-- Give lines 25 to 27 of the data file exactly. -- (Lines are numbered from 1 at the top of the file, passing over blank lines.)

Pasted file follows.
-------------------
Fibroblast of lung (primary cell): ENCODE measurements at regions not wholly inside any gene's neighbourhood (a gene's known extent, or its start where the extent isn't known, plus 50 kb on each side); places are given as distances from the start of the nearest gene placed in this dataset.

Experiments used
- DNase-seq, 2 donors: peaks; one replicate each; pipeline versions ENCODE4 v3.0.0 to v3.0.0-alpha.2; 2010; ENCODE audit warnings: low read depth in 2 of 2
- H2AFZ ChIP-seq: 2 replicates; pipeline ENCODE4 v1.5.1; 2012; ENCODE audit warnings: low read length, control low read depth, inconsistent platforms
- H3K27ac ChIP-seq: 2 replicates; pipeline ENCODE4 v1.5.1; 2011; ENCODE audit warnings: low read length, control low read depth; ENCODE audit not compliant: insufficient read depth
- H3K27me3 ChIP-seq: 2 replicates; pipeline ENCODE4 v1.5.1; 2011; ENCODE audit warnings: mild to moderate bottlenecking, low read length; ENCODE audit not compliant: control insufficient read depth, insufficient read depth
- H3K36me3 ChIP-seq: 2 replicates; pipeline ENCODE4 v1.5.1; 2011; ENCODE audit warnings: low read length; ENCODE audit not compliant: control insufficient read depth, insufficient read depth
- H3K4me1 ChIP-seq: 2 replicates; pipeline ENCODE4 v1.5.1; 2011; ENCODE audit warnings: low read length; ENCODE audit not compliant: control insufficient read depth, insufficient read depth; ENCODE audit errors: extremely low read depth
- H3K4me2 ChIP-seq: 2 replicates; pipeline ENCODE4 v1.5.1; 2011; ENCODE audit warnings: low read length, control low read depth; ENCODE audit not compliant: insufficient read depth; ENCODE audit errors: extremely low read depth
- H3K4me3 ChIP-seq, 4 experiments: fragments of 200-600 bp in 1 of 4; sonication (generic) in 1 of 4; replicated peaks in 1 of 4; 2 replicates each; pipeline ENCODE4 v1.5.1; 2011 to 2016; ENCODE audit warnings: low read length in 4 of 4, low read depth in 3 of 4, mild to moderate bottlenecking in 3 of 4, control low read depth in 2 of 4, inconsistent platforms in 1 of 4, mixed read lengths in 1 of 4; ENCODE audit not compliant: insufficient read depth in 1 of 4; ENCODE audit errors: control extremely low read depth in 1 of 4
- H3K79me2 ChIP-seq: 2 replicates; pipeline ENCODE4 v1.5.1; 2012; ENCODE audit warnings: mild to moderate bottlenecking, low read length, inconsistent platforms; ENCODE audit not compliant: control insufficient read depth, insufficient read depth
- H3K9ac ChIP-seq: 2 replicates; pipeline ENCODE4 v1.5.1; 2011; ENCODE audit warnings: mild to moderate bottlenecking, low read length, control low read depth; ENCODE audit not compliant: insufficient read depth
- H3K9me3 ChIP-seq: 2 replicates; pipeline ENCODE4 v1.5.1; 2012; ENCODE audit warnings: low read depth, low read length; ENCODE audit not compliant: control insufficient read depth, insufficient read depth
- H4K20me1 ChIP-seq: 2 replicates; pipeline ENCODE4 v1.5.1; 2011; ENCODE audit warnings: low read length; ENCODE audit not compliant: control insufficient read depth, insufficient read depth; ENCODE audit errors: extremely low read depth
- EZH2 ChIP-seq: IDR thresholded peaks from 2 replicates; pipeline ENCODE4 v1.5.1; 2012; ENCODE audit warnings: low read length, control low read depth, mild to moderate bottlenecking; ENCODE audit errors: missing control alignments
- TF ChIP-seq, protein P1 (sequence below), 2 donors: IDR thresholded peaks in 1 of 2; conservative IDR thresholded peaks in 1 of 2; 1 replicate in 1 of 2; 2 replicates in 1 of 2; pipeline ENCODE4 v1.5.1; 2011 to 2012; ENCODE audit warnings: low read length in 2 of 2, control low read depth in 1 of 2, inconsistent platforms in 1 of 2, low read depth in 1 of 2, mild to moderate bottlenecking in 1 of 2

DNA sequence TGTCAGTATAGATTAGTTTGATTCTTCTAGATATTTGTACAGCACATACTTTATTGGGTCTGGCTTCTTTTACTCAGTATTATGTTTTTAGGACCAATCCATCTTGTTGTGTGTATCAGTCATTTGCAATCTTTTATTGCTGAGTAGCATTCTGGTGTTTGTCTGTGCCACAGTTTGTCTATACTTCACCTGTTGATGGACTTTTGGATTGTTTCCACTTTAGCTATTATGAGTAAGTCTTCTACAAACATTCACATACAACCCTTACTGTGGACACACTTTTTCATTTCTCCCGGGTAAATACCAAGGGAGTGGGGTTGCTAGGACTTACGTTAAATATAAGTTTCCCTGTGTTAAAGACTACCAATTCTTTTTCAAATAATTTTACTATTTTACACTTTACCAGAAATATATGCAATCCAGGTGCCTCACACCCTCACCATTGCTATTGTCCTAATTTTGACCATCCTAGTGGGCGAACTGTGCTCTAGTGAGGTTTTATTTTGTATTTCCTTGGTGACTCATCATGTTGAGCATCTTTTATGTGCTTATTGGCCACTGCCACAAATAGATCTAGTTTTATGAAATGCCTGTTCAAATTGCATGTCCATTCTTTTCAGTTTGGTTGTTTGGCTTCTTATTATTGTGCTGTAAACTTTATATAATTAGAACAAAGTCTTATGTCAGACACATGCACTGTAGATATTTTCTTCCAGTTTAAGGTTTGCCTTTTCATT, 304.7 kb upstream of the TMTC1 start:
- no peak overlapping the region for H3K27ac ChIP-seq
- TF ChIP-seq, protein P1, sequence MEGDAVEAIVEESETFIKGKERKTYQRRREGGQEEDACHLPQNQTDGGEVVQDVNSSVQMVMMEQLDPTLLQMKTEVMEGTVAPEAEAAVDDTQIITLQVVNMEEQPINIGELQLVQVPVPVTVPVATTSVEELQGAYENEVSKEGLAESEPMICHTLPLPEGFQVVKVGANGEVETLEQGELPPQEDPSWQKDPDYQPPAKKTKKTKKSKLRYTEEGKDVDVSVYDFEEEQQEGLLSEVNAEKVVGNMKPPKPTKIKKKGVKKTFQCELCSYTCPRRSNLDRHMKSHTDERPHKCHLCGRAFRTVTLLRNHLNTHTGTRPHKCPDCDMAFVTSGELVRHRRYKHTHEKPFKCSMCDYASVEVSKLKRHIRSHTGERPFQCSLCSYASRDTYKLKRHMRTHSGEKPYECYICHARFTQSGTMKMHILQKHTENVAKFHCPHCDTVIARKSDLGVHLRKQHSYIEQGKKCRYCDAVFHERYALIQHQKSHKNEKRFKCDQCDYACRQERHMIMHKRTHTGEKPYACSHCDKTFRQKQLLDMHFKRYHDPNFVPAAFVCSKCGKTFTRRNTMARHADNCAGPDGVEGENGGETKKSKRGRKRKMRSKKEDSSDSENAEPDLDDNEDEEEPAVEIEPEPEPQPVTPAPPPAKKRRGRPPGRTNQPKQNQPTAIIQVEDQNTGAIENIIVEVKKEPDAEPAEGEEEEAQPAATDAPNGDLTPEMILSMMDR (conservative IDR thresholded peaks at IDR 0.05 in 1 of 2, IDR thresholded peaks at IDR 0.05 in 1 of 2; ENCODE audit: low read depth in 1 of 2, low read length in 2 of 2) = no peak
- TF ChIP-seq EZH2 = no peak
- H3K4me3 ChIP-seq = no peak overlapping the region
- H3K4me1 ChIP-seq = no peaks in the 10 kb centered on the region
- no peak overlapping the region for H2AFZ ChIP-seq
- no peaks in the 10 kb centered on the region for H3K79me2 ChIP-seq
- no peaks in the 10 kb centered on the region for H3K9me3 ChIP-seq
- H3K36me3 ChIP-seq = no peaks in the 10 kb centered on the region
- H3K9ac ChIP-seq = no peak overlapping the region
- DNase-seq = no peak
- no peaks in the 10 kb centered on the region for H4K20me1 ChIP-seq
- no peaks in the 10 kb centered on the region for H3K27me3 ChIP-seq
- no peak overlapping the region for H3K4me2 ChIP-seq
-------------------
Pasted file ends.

- no peaks in the 10 kb centered on the region for H3K9me3 ChIP-seq
- H3K36me3 ChIP-seq = no peaks in the 10 kb centered on the region
- H3K9ac ChIP-seq = no peak overlapping the region